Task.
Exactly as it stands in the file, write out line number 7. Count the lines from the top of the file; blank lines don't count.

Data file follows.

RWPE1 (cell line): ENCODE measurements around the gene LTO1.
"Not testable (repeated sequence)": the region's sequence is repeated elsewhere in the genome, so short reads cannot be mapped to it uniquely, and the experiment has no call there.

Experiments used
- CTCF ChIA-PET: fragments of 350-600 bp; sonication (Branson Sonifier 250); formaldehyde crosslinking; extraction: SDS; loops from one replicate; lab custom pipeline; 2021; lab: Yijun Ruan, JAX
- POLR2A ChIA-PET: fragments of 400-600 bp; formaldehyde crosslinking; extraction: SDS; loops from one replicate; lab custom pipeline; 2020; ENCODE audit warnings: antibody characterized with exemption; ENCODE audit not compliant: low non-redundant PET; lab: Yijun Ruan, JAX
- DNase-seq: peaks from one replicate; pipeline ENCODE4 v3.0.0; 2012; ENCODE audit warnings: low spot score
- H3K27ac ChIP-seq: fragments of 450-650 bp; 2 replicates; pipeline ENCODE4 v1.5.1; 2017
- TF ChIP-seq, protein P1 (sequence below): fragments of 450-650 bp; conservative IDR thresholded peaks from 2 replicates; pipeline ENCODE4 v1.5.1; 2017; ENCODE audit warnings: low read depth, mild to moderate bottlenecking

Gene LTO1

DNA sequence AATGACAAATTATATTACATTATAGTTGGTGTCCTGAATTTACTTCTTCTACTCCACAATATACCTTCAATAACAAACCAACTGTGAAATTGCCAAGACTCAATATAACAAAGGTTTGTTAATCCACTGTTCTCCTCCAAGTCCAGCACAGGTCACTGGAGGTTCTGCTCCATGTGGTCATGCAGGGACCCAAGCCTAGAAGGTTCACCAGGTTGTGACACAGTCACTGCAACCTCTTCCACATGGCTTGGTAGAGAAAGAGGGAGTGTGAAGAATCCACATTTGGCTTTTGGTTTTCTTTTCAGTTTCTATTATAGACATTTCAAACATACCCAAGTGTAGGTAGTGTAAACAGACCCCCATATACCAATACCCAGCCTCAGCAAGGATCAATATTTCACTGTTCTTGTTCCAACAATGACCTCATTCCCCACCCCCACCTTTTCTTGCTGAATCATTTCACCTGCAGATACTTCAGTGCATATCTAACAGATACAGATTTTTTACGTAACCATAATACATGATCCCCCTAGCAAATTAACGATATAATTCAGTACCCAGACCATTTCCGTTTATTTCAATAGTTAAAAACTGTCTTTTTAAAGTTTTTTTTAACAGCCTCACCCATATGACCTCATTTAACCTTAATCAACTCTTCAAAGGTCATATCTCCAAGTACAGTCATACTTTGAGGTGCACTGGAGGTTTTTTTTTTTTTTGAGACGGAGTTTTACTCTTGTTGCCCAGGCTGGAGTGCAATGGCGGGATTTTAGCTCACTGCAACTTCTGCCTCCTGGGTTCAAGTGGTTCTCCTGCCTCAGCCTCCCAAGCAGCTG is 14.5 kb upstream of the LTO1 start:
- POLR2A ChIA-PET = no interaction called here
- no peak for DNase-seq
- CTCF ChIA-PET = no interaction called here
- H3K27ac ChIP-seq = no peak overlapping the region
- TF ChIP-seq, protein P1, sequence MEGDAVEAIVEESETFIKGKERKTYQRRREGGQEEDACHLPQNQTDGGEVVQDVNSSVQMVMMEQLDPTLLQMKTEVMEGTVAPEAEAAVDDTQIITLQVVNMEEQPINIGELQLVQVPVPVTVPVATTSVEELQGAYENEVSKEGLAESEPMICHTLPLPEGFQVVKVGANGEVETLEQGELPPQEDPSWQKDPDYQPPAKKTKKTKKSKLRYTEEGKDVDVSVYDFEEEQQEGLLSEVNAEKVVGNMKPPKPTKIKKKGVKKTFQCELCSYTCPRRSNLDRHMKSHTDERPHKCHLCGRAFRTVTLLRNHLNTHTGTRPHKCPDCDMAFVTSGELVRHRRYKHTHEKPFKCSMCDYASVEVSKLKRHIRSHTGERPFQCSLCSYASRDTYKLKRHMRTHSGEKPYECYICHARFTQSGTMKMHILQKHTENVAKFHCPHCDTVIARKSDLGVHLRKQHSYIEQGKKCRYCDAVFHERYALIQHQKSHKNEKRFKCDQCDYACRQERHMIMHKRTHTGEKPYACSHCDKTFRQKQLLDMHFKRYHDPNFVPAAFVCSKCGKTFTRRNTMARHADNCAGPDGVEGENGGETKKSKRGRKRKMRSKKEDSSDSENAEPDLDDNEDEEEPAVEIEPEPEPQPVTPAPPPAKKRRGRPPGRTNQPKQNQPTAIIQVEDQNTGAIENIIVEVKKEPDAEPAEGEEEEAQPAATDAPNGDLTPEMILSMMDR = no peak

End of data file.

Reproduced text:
- H3K27ac ChIP-seq: fragments of 450-650 bp; 2 replicates; pipeline ENCODE4 v1.5.1; 2017